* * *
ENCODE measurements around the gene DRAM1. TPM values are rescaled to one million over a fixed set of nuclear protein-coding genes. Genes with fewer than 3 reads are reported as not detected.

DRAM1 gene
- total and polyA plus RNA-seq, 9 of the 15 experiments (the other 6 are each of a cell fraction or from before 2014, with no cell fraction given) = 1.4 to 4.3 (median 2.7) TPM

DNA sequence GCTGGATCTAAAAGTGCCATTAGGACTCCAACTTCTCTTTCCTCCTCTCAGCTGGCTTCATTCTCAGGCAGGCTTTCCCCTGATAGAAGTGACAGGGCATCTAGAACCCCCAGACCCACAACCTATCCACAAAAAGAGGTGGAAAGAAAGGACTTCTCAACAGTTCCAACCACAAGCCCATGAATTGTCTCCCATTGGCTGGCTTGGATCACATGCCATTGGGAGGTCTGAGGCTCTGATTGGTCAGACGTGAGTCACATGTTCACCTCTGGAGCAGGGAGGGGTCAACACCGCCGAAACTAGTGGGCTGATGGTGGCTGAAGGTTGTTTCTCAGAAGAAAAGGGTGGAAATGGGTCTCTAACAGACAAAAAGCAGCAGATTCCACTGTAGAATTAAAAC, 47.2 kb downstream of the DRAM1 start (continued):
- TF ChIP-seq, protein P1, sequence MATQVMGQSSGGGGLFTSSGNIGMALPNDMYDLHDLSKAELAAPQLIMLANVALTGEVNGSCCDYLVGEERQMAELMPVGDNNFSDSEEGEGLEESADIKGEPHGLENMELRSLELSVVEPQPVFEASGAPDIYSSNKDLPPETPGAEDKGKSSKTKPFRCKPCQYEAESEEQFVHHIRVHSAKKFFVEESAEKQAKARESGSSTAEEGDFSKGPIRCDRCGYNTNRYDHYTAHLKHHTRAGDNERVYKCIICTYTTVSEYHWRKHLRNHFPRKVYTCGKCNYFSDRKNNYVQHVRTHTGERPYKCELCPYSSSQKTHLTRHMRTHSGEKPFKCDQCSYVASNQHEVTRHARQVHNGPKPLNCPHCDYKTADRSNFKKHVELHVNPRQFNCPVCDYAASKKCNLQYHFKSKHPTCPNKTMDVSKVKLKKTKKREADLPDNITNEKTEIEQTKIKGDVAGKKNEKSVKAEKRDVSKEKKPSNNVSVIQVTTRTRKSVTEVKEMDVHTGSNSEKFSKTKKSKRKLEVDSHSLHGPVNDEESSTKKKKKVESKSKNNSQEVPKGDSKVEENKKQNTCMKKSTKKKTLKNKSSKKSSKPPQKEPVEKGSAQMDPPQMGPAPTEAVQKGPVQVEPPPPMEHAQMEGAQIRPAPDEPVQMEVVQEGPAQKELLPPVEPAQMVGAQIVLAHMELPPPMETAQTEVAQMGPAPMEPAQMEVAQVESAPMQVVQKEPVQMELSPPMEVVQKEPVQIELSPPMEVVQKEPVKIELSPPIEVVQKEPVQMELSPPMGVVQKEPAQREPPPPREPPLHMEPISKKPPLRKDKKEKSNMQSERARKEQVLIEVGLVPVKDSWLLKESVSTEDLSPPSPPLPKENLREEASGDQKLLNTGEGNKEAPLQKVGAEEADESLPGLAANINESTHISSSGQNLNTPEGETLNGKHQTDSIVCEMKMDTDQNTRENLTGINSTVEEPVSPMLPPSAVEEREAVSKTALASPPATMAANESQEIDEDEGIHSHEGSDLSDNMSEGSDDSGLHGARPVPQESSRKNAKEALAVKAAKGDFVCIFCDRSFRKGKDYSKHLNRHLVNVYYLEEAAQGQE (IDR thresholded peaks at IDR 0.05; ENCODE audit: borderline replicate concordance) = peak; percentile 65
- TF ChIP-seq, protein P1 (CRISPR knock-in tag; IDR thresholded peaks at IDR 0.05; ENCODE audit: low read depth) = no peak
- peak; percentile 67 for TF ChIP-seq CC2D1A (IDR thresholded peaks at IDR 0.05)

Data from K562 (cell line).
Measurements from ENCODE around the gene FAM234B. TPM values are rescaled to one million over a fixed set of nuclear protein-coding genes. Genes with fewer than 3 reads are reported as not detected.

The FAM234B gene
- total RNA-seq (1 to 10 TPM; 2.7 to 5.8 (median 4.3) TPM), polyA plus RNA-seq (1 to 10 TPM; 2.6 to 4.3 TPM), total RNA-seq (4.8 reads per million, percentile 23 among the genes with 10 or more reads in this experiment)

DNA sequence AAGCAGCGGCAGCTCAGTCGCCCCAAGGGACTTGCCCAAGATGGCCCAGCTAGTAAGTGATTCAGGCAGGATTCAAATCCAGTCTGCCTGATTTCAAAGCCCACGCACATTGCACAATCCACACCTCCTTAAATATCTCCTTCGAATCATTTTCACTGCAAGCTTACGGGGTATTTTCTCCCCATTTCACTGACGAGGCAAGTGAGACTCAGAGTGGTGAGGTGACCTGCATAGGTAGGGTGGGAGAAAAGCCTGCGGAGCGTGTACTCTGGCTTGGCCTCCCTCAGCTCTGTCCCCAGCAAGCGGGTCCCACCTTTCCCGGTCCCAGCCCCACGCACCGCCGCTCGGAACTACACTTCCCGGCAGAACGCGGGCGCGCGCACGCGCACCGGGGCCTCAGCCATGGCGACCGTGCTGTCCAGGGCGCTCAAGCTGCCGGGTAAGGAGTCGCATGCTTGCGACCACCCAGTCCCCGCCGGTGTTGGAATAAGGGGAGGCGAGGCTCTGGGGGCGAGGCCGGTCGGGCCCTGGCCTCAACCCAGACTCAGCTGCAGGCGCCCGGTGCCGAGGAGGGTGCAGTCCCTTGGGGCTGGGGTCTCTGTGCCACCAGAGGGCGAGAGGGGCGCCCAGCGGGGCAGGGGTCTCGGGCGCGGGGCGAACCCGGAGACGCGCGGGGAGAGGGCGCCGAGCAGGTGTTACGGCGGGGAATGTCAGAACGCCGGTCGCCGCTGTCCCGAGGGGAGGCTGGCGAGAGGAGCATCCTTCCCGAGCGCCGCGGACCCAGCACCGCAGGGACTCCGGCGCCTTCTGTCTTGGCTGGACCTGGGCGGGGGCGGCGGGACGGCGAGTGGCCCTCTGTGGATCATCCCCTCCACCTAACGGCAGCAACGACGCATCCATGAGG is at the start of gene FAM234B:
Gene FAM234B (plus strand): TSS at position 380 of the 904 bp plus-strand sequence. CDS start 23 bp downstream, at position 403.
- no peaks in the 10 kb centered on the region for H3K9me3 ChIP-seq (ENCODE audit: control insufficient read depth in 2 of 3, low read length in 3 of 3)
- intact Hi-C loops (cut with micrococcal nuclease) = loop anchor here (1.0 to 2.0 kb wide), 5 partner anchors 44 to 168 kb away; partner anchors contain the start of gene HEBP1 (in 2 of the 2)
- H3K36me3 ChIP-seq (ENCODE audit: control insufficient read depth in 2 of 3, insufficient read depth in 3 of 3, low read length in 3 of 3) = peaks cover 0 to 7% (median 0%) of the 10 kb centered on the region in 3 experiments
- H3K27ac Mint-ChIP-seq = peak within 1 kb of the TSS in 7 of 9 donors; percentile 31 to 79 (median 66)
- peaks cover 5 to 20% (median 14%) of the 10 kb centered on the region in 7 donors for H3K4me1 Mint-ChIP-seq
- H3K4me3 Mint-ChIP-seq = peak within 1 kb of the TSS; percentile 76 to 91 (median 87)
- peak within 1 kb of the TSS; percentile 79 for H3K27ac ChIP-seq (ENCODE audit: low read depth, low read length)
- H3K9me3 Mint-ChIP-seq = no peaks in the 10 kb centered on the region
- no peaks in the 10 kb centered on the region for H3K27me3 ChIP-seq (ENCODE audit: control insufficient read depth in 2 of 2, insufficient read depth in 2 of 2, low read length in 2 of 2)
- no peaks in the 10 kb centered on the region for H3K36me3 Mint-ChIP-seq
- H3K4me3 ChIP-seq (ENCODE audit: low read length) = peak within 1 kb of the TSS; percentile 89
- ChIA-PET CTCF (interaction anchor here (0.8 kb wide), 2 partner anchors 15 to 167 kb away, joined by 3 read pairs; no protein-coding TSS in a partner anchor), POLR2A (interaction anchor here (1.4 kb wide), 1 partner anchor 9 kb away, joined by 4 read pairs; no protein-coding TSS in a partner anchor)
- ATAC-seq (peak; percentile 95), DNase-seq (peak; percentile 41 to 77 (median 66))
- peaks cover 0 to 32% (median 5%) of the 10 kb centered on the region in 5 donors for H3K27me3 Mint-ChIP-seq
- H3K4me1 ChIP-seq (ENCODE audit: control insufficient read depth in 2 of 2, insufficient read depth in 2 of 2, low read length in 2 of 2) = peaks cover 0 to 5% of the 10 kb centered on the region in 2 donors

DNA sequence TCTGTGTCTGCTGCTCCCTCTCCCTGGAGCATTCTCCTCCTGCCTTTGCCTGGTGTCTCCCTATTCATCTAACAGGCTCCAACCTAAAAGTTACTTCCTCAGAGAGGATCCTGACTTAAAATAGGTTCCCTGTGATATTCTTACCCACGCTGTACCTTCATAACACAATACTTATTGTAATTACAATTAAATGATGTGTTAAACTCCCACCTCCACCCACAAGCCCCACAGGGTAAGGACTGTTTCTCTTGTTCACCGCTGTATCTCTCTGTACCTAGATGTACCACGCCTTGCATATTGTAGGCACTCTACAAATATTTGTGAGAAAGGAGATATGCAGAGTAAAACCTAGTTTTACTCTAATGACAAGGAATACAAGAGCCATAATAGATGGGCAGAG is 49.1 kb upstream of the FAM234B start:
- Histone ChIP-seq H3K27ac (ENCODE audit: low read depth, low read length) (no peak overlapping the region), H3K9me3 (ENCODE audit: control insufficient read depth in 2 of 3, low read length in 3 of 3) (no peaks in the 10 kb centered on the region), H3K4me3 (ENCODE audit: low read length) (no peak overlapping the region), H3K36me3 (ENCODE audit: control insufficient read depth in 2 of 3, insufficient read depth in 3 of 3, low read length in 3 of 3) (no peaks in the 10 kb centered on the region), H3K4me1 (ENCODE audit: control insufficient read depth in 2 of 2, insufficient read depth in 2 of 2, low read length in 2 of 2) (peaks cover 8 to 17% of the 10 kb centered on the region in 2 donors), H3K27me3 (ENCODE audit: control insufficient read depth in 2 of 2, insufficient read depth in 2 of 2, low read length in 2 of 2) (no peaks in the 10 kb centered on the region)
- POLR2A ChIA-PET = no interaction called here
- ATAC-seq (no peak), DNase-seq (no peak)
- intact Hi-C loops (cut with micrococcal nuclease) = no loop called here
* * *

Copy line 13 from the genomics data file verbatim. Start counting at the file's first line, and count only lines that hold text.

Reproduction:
Gene FAM234B (plus strand): TSS at position 380 of the 904 bp plus-strand sequence. CDS start 23 bp downstream, at position 403.